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Julian A. Sterling collection related to S. Weir Mitchell

Ms. Coll. 1271

This is a finding aid. It is a description of archival material held at the University of Pennsylvania. Unless otherwise noted, the materials described below are physically available in our reading room, and not digitally available through the web.

Summary Information

Repository:
University of Pennsylvania: Kislak Center for Special Collections, Rare Books and Manuscripts
Creator:
Sterling, Julian A.
Title:
Julian A. Sterling collection related to S. Weir Mitchell
Date [inclusive]:
1859-1973
Call Number:
Ms. Coll. 1271
Extent:
0.2 linear foot (1 box)
Language:
English
Abstract:
Julian A. Sterling (1913-1975) was a physician at the Albert Einstein Medical Center and was Chairman of the Department of Surgery from 1961 to 1964. Sterling was influenced by the work of S. Weir Mitchell (1829-1914), an American physician and author. This collection, created by Julian A. Sterling, contains copies or reprints of articles by and about S. Weir Mitchell, a bibliography of S. Weir Mitchell's work, a biography of Mitchell, correspondence to and from Julian A. Sterling concerning matters related to Mitchell, and two plaques which may be maquettes for larger sculptures or reliefs.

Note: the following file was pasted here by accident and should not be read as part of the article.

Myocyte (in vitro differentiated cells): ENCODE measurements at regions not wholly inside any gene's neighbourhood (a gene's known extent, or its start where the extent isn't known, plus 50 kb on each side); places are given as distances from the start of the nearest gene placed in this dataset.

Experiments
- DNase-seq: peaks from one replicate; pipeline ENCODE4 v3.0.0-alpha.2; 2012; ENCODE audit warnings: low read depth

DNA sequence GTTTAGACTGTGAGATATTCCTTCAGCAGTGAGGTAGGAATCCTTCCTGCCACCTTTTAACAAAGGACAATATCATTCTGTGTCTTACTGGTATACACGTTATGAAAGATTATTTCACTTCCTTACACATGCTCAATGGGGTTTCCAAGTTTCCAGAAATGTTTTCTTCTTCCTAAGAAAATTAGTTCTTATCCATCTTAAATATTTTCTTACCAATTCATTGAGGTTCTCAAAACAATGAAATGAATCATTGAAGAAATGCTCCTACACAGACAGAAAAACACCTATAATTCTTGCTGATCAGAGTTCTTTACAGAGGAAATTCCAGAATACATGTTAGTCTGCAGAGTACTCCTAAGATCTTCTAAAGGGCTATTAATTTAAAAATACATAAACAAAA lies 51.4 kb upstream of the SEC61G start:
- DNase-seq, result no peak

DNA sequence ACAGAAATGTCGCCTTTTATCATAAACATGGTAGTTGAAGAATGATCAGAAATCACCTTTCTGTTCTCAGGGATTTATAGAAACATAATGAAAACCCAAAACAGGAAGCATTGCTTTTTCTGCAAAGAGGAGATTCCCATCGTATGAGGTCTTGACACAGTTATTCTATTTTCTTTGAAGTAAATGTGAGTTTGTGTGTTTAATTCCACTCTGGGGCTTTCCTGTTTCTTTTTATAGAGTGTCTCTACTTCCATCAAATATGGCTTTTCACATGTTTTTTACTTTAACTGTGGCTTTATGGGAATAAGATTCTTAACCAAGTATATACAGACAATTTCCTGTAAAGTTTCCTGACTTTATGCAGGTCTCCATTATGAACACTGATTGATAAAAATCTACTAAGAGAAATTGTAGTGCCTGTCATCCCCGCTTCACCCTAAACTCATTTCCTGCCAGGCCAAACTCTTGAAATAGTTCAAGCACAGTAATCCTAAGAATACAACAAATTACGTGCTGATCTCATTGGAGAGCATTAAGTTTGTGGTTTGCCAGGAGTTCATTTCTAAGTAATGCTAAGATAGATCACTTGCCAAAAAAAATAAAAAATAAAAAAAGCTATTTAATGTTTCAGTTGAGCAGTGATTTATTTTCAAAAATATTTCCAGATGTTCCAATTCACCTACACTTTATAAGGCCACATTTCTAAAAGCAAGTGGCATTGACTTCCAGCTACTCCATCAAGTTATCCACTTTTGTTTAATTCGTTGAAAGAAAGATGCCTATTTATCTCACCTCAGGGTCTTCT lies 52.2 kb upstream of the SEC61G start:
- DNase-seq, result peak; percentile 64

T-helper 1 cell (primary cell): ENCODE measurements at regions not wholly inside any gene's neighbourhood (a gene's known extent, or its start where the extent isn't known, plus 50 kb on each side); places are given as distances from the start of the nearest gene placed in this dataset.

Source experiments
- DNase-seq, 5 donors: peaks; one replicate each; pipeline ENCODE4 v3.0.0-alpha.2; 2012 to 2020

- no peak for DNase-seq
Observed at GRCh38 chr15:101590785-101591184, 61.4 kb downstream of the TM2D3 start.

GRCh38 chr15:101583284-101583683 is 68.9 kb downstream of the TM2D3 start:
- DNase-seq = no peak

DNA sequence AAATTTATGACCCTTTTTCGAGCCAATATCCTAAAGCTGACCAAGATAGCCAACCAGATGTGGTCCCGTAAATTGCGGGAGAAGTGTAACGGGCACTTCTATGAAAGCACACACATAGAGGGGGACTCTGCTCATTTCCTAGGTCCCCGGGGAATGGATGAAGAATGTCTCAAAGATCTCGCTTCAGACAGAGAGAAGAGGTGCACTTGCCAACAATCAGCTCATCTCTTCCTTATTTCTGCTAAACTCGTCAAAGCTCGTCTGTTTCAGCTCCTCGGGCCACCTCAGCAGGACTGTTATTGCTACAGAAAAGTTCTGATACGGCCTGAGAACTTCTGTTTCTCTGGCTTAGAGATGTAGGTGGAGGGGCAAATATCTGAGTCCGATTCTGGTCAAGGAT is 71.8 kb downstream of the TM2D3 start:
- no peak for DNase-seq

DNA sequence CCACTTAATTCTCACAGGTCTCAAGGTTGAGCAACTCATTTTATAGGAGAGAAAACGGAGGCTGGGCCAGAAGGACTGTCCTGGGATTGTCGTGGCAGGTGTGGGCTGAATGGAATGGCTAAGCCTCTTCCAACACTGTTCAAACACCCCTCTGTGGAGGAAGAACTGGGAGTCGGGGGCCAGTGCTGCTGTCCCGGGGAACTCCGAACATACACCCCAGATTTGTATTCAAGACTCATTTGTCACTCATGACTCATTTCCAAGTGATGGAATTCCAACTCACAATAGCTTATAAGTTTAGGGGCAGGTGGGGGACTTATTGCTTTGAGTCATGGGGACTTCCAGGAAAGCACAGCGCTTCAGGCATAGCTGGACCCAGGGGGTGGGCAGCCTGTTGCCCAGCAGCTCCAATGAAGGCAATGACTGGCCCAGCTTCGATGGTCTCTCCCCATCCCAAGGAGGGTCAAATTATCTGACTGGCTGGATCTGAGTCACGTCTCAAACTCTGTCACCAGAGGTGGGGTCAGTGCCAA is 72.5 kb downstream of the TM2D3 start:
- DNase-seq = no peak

Cite as:
Julian A. Sterling collection related to S. Weir Mitchell, 1859-1973, Ms. Coll. 1271, Kislak Center for Special Collections, Rare Books and Manuscripts, University of Pennsylvania
PDF Version:

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Biography/History